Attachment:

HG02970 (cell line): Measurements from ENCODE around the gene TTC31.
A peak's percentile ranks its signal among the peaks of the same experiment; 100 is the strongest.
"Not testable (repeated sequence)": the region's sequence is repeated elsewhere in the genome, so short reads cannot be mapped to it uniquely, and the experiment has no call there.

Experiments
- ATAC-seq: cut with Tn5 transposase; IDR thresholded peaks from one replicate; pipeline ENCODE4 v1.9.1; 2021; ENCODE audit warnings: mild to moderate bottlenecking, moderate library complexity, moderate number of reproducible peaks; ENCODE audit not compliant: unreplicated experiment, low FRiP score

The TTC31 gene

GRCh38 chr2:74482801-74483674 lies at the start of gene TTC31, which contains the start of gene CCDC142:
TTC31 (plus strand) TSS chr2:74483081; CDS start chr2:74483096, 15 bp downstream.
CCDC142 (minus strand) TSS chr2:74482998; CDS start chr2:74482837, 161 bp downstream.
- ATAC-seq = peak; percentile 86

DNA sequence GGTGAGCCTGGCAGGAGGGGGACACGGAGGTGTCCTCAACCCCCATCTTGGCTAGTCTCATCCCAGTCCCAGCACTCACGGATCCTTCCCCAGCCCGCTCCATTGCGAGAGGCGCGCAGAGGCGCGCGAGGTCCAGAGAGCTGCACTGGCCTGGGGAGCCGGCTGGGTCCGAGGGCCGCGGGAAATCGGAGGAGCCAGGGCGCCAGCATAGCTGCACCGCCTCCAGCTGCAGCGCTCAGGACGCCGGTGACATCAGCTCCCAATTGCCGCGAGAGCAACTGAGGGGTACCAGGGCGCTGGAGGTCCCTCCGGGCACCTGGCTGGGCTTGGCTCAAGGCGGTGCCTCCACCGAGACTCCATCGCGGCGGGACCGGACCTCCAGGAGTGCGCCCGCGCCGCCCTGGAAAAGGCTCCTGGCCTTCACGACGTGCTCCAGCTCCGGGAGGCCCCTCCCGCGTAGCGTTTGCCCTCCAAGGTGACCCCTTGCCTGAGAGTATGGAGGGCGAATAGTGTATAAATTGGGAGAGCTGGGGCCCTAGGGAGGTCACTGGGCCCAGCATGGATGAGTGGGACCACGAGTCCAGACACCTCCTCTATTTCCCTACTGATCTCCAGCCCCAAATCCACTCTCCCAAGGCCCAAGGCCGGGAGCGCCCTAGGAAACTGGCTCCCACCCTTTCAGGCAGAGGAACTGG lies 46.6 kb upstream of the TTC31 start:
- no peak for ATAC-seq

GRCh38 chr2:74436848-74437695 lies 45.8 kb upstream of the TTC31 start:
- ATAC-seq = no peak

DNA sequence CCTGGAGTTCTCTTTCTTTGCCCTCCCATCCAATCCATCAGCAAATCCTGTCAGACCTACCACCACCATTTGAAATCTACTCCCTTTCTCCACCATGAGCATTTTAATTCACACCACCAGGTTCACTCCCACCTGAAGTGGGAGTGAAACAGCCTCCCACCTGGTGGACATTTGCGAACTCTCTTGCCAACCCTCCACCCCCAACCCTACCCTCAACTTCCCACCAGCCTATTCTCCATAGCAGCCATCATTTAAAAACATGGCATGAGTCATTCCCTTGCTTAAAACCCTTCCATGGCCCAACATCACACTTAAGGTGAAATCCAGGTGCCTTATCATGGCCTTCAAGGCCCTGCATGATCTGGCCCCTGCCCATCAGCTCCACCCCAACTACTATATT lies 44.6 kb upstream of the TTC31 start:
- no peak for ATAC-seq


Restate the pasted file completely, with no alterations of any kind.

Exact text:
HG02970 (cell line): Measurements from ENCODE around the gene TTC31.
A peak's percentile ranks its signal among the peaks of the same experiment; 100 is the strongest.
"Not testable (repeated sequence)": the region's sequence is repeated elsewhere in the genome, so short reads cannot be mapped to it uniquely, and the experiment has no call there.

Experiments
- ATAC-seq: cut with Tn5 transposase; IDR thresholded peaks from one replicate; pipeline ENCODE4 v1.9.1; 2021; ENCODE audit warnings: mild to moderate bottlenecking, moderate library complexity, moderate number of reproducible peaks; ENCODE audit not compliant: unreplicated experiment, low FRiP score

The TTC31 gene

GRCh38 chr2:74482801-74483674 lies at the start of gene TTC31, which contains the start of gene CCDC142:
TTC31 (plus strand) TSS chr2:74483081; CDS start chr2:74483096, 15 bp downstream.
CCDC142 (minus strand) TSS chr2:74482998; CDS start chr2:74482837, 161 bp downstream.
- ATAC-seq = peak; percentile 86

DNA sequence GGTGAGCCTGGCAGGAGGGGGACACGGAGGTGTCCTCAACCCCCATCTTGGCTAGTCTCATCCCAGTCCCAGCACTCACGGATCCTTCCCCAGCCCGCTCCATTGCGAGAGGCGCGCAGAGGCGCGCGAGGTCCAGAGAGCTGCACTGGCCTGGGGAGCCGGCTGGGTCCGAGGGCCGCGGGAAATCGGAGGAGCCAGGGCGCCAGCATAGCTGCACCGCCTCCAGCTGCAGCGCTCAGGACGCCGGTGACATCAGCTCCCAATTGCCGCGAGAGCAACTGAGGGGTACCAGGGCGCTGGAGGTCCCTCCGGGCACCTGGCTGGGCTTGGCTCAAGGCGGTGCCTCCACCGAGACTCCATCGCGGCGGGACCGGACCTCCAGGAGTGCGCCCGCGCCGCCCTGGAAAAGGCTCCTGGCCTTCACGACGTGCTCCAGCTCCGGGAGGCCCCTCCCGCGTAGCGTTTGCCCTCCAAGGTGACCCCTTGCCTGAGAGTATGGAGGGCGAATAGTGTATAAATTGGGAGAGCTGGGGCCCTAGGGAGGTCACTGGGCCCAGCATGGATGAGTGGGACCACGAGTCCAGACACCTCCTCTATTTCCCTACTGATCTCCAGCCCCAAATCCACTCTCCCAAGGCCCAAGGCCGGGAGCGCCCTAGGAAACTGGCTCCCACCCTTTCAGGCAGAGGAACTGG lies 46.6 kb upstream of the TTC31 start:
- no peak for ATAC-seq

GRCh38 chr2:74436848-74437695 lies 45.8 kb upstream of the TTC31 start:
- ATAC-seq = no peak

DNA sequence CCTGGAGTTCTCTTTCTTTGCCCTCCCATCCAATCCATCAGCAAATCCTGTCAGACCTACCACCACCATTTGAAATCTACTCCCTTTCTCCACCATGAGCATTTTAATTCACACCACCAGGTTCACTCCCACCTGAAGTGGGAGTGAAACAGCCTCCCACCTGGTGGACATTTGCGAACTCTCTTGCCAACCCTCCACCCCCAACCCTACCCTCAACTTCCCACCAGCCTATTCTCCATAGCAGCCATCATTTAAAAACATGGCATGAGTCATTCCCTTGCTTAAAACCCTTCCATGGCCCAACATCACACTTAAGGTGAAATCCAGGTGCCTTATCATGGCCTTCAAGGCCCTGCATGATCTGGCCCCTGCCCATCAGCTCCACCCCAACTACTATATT lies 44.6 kb upstream of the TTC31 start:
- no peak for ATAC-seq